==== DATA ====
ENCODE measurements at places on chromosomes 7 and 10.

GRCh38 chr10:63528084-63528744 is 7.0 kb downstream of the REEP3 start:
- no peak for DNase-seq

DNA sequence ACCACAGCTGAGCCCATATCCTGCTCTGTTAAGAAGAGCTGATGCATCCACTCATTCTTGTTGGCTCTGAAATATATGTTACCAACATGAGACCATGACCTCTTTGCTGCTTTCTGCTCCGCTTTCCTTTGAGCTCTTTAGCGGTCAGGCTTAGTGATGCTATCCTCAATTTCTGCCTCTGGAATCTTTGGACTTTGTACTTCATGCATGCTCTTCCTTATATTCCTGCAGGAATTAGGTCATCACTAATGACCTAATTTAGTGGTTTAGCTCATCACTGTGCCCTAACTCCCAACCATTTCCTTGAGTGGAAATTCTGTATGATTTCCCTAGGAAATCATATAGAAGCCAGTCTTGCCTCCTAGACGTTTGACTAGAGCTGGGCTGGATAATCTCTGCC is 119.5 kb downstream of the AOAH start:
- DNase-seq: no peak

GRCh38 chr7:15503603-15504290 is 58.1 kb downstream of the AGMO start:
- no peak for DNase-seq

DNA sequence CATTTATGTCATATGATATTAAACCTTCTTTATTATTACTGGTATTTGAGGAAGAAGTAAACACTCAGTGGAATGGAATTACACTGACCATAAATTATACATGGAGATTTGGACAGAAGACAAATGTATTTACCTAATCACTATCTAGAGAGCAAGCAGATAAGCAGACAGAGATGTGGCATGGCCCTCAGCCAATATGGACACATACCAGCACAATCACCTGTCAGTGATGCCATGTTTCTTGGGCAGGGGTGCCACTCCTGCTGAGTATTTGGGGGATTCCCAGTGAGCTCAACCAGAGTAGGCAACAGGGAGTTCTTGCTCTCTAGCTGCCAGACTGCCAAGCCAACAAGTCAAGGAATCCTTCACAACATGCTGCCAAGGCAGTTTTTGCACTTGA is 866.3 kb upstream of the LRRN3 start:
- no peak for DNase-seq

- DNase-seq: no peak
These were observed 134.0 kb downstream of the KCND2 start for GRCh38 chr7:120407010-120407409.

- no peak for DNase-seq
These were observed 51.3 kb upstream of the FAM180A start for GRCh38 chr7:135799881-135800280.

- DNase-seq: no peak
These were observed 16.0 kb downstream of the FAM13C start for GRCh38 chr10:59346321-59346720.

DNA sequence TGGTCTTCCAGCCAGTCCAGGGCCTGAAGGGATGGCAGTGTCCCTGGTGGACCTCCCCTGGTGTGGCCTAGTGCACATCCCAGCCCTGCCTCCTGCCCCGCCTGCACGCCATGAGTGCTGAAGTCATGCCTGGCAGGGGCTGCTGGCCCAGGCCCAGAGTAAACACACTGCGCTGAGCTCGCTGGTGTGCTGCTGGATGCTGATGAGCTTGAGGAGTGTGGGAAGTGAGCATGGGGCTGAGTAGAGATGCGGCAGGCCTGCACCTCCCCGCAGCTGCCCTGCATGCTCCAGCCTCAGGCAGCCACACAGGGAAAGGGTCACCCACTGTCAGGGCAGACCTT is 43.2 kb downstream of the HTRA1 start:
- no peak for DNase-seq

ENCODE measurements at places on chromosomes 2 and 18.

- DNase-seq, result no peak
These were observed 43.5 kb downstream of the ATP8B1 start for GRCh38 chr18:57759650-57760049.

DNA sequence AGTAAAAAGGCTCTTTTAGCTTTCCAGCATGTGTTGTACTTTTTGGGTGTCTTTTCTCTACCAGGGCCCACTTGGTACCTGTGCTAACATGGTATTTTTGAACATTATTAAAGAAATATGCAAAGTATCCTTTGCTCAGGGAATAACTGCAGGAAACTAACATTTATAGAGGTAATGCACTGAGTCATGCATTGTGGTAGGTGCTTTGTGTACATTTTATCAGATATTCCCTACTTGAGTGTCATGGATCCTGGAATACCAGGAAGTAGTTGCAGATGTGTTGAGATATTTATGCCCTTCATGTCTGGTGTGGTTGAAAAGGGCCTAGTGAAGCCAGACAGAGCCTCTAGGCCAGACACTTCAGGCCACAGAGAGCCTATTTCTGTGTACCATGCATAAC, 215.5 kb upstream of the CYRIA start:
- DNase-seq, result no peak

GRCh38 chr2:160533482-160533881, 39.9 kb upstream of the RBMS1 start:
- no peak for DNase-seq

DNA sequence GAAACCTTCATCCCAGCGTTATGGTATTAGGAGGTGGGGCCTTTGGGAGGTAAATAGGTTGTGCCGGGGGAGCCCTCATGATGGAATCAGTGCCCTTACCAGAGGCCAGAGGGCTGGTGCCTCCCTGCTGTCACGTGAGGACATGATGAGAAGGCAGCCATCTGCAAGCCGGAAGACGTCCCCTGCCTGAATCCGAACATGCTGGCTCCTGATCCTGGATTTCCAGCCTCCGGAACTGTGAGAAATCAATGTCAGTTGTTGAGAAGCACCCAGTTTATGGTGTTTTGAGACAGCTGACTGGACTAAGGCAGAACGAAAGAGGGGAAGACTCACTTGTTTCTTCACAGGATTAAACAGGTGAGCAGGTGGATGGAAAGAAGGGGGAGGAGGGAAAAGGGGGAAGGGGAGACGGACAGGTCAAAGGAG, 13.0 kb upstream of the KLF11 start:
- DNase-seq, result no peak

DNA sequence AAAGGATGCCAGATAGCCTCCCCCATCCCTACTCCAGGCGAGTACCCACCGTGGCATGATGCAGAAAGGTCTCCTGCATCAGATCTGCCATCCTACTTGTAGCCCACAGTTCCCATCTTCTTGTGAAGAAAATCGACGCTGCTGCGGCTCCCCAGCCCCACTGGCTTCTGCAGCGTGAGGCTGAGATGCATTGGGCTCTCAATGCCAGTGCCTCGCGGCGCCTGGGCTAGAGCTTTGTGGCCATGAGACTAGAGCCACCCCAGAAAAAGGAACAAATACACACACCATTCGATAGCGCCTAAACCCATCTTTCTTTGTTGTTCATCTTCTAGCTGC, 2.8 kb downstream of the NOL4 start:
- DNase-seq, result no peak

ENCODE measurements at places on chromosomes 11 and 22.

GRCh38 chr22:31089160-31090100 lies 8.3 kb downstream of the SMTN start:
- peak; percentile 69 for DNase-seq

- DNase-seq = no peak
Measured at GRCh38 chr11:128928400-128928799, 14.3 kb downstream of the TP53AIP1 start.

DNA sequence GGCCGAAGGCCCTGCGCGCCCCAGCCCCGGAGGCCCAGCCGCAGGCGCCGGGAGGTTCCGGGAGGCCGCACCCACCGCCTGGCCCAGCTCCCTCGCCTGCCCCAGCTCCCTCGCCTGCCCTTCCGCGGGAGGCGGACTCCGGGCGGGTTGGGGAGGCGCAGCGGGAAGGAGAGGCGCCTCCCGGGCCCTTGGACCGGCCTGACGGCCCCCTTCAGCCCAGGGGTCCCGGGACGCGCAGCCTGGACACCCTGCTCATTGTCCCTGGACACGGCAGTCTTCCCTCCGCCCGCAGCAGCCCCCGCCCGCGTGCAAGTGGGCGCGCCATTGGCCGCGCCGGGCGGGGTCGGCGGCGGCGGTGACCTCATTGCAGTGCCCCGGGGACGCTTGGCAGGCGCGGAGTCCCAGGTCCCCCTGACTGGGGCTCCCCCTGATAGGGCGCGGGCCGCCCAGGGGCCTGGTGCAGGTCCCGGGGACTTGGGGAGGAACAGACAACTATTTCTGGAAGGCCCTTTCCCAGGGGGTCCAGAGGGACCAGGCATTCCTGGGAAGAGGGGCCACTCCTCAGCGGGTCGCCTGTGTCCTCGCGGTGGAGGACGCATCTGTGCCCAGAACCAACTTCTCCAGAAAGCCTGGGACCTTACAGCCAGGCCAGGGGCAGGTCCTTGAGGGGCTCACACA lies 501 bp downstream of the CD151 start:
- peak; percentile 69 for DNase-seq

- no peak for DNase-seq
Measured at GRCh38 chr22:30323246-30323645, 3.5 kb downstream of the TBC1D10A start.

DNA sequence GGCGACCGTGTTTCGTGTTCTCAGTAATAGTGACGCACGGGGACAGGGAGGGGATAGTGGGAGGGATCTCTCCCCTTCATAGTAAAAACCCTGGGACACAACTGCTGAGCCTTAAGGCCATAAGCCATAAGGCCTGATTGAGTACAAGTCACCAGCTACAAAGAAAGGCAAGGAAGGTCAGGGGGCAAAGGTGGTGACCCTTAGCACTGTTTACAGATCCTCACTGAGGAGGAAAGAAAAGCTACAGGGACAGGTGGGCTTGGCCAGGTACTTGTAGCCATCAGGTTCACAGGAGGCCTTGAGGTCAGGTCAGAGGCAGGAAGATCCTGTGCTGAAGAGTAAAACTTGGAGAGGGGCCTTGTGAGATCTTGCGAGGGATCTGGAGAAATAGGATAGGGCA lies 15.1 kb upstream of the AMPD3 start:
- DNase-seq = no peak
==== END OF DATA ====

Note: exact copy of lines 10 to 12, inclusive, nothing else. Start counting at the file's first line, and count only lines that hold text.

- DNase-seq: no peak
These were observed 134.0 kb downstream of the KCND2 start for GRCh38 chr7:120407010-120407409.

- no peak for DNase-seq